Who will be the footwear industry’s consumer in 2030? A consumer influenced by sustainability, fashion and the rising cost of labor and leather, according to World Footwear, a research initiative of Portuguese Footwear, Components and Leather Goods Manufacturers’ Association (APICCAPS).
In a report, “Footwear Consumer 2030: Incorporating Global Trends to Foresight Footwear Market,” World Footwear examined global economic, social, demographic and cultural trends and how each will shape the buying habits of footwear consumers worldwide.
From social media to the aging of a key demographic, here are seven factors changing the footwear industry’s future consumer.
With the US and EU spending growth slowed by recessions, China and other Asian countries will have to rely less on exports for economic growth and more on their domestic markets. As a result, a greater share of the global growth of consumer spending will take place in emerging markets and companies must be prepared to accommodate these new customers.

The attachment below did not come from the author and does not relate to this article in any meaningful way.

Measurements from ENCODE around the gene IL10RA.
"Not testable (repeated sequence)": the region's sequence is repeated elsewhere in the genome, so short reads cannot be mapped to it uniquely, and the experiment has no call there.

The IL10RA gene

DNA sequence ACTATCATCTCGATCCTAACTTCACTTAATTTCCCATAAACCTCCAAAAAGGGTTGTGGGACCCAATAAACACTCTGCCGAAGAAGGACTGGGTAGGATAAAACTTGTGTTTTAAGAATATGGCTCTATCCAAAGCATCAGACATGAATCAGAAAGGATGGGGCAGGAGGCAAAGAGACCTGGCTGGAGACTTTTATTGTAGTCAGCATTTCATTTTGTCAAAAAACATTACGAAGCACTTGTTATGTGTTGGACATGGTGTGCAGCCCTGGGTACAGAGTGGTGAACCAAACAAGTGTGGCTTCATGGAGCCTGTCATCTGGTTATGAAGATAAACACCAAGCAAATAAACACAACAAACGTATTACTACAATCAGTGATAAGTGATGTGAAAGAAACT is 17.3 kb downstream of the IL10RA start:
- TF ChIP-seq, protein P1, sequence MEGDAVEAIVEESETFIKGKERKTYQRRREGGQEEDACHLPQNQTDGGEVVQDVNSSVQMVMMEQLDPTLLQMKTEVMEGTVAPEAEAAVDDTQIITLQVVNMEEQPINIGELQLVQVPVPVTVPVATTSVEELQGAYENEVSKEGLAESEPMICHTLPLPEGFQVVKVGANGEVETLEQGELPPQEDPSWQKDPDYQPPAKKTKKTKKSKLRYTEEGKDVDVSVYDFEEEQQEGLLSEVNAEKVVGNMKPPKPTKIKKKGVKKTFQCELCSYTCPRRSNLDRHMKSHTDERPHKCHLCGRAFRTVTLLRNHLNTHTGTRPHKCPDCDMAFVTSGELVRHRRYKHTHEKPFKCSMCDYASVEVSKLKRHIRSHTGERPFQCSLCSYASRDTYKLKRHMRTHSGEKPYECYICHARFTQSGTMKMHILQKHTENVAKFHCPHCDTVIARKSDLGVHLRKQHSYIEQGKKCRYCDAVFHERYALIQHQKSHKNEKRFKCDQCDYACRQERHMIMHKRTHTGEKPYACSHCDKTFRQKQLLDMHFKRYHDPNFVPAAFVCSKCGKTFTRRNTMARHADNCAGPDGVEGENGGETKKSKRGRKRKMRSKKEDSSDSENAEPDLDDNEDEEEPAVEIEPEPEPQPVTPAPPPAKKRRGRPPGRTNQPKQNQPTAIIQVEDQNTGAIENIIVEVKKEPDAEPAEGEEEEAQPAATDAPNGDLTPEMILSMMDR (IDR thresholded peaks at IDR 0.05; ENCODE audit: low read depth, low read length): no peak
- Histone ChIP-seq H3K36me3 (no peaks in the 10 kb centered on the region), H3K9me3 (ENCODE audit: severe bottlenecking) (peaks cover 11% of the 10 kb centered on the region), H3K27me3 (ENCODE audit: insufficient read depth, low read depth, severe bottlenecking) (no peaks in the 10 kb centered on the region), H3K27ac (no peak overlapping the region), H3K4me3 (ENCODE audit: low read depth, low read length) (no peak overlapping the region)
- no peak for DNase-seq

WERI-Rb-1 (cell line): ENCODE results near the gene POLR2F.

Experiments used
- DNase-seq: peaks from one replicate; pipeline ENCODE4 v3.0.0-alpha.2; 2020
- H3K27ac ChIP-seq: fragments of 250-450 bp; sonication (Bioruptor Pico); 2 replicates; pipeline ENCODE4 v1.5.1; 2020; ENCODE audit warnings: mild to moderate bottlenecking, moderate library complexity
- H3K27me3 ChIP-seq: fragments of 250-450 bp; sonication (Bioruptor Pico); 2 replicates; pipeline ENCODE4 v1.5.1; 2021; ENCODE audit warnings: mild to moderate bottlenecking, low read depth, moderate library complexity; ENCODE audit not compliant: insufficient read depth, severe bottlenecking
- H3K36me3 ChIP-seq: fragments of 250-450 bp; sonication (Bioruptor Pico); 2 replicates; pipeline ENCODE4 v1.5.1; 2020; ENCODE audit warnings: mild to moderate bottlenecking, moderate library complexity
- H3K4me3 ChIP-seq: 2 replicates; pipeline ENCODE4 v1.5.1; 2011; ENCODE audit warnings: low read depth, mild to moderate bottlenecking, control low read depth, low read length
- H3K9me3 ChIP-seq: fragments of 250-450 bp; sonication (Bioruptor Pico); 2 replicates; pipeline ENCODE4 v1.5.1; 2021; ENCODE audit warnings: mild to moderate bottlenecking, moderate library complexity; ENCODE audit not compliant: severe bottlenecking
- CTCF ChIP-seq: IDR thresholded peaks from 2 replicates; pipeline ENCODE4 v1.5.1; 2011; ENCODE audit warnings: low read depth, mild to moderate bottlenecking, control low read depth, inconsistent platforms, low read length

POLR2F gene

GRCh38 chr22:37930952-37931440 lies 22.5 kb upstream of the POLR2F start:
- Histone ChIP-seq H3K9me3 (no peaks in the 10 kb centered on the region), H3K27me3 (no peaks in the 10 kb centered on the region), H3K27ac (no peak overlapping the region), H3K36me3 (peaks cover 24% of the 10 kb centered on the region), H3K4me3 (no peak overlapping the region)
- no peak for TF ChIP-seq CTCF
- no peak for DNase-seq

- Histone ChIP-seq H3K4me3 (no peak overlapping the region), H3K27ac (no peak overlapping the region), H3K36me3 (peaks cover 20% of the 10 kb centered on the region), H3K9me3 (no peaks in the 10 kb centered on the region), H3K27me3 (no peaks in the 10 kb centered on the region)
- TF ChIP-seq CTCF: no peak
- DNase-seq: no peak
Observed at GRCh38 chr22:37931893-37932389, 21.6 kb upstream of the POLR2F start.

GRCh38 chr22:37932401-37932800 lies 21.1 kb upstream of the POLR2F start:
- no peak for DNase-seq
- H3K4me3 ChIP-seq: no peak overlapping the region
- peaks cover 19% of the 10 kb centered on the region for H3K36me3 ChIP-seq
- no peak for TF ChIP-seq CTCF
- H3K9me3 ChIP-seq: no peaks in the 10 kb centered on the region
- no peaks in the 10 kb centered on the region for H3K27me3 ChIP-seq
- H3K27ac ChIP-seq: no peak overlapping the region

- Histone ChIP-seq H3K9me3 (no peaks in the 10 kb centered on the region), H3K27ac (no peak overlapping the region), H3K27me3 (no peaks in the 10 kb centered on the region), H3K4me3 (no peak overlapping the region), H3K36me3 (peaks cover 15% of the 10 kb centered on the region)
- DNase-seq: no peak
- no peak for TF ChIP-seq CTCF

Luxury brands have been some of the first to react to the shift in consumer spending markets. For example, the study examined Ferragamo and Prada, two luxury footwear brands that are seeing significant growth in Asia. As of June 30, 2015, the Asia Pacific market represented 37.8% of Ferragamo’s total revenue for the year. Meanwhile, in 2013 Prada opened 27 new stores in the region, or approximately 35 percent of the brand’s total new stores worldwide that year.
Footwear brands will also have to cater to a stronger middle class. By 2030, the majority of the world’s population will be part of the middle class, primarily due to a drop in the amount of people living in extreme poverty. The study referenced a report from Ernst & Young, which estimates the total number of people considered to be middle class to reach 4.8 million by 2030, a 3 billion increase from 2009 when the middle class was 1.8 billion strong.
This influx of new consumers will put pressure on product developers to meet their unfamiliar preferences and needs, the report noted. Developed economies placing their products in emerging markets will also have to adjust their pricing strategies to compete with local low-price manufacturers.